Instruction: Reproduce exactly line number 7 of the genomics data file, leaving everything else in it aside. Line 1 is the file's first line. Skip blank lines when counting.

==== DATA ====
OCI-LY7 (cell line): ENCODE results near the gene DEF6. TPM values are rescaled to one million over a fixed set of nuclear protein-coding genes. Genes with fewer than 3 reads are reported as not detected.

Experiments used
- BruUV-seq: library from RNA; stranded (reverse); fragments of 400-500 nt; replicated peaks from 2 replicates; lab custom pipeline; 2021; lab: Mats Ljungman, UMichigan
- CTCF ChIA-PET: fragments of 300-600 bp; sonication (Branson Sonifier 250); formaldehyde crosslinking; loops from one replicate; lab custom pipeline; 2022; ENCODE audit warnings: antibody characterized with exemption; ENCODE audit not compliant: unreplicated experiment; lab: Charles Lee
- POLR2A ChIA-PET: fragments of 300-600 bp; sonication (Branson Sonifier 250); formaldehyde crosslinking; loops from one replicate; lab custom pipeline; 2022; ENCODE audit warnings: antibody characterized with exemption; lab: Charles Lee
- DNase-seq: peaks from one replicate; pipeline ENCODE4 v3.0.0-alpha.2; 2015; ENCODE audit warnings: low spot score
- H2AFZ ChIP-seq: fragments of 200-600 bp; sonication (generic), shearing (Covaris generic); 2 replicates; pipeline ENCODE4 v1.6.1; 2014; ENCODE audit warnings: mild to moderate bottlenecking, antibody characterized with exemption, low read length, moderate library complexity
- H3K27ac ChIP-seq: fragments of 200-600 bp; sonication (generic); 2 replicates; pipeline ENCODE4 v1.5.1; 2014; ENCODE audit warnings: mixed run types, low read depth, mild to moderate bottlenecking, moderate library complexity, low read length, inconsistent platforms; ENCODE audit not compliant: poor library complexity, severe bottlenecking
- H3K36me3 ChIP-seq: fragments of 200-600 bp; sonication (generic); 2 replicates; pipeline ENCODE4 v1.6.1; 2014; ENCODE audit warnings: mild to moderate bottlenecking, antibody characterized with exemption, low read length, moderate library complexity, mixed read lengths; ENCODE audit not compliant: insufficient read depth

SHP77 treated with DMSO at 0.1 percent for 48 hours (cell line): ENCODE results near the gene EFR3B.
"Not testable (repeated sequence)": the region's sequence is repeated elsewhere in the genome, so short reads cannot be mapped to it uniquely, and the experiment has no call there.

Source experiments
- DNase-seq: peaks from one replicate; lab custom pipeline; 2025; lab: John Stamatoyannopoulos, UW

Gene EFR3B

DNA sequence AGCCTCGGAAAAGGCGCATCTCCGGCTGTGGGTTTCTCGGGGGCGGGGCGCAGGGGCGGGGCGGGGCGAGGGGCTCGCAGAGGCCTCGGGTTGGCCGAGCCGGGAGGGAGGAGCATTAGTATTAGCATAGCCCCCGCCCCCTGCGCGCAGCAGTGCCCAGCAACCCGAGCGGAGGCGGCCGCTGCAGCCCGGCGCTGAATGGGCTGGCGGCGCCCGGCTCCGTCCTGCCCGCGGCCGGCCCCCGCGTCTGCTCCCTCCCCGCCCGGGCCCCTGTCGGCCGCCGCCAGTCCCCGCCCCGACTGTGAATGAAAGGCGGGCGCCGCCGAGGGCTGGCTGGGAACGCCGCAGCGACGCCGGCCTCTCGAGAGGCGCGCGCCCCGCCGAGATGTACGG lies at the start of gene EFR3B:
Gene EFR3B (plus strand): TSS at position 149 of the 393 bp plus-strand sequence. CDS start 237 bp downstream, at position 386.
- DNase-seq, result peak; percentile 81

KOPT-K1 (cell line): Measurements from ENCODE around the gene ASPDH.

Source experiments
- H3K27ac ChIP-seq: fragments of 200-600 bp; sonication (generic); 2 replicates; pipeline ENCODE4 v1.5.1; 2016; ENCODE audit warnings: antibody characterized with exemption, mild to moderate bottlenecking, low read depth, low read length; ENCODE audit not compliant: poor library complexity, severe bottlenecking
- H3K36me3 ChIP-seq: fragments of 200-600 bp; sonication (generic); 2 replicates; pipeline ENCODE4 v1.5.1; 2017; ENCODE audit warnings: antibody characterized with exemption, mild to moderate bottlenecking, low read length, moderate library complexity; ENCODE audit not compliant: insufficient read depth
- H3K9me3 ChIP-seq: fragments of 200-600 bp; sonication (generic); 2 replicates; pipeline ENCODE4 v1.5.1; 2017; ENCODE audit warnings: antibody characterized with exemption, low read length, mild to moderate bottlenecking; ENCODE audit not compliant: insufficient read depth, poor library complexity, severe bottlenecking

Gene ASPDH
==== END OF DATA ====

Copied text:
- H2AFZ ChIP-seq: fragments of 200-600 bp; sonication (generic), shearing (Covaris generic); 2 replicates; pipeline ENCODE4 v1.6.1; 2014; ENCODE audit warnings: mild to moderate bottlenecking, antibody characterized with exemption, low read length, moderate library complexity